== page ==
Reading Between Apple's Open Source AI Lines...

Apple's AI Play with M.G. Siegler
What Apple might be up to in the AI space, the robot world, and how the business is doing overall...

Last week I went on Alex Kantrowitz's Big Technology Podcast to talk all things Apple. But the majority of the conversation was around what they're likely to do with regard to AI. And given the OpenELM news yesterday, I think we nailed it.

While it had been all quiet on the LLM front for quite some time, Apple's release of eight (!) models of varying sizes to the open source community on Hugging Face (here's the white paper) would seem to indicate that this will be a big part of their approach to the space announced at WWDC in a few weeks. That is, Apple will focus their own AI efforts on things that can be done on device, while they will perhaps outsource other AI elements in the cloud to third parties.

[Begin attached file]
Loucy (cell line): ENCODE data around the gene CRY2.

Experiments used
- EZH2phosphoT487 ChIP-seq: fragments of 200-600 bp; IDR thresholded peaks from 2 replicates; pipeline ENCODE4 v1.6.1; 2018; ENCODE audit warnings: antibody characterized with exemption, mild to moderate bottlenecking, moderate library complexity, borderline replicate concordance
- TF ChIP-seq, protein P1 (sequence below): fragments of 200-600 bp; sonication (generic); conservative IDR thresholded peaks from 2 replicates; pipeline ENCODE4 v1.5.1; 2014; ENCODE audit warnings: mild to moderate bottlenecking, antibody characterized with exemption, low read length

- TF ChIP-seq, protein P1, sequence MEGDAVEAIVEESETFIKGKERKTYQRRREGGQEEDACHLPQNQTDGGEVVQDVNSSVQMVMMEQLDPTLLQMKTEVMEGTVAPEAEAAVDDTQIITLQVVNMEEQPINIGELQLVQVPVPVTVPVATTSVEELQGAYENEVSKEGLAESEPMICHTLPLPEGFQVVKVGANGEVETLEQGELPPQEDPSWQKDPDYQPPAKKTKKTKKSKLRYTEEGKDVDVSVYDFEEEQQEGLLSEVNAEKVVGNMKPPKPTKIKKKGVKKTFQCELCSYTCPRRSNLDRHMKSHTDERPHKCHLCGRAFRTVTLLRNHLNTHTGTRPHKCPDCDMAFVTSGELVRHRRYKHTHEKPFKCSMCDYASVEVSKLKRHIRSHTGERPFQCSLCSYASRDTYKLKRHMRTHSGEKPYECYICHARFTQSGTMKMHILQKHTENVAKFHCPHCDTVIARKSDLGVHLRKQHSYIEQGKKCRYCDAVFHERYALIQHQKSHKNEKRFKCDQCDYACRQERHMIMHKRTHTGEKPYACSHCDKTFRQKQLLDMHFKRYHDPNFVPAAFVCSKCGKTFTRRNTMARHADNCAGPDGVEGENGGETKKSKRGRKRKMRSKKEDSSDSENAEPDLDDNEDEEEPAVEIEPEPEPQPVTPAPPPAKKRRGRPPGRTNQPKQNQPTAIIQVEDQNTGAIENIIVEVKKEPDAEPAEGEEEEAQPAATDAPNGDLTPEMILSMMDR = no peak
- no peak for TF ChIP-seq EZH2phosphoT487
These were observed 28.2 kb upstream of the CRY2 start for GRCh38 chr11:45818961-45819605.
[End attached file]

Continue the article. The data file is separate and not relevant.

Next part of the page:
It's a bit surprising that Apple released now as again, it would seem to telegraph their forthcoming moves, but this is also the way things are done in the AI community. And Apple has had to play ball in order to attract talent, if nothing else.1 As noted by Emilia David at The Verge:

In December, Apple launched MLX, a machine learning framework that ideally makes it easier for AI models to run better on Apple Silicon. It also released an image editing model called MGIE, which lets people fix photos with prompts. Another model, Ferret-UI, could be used to navigate smartphones. Apple is also rumored to be working on a code completion tool similar to GitHub’s Copilot

We've talked about Ferret before (and Alex and I discussed on the pod), but there are likely to be a range of things Apple will aim to do on-device from an AI perspective. And I'd be shocked if we don't get an "aiKit" or whatnot.

Alex and I also discuss anything Apple might be doing in the robotics space. The general state of Apple's business, and why Services are so critical for them right now. And even a bit about Spyglass itself.

1 And it's not like Apple has no history with open source -- see: WebKit.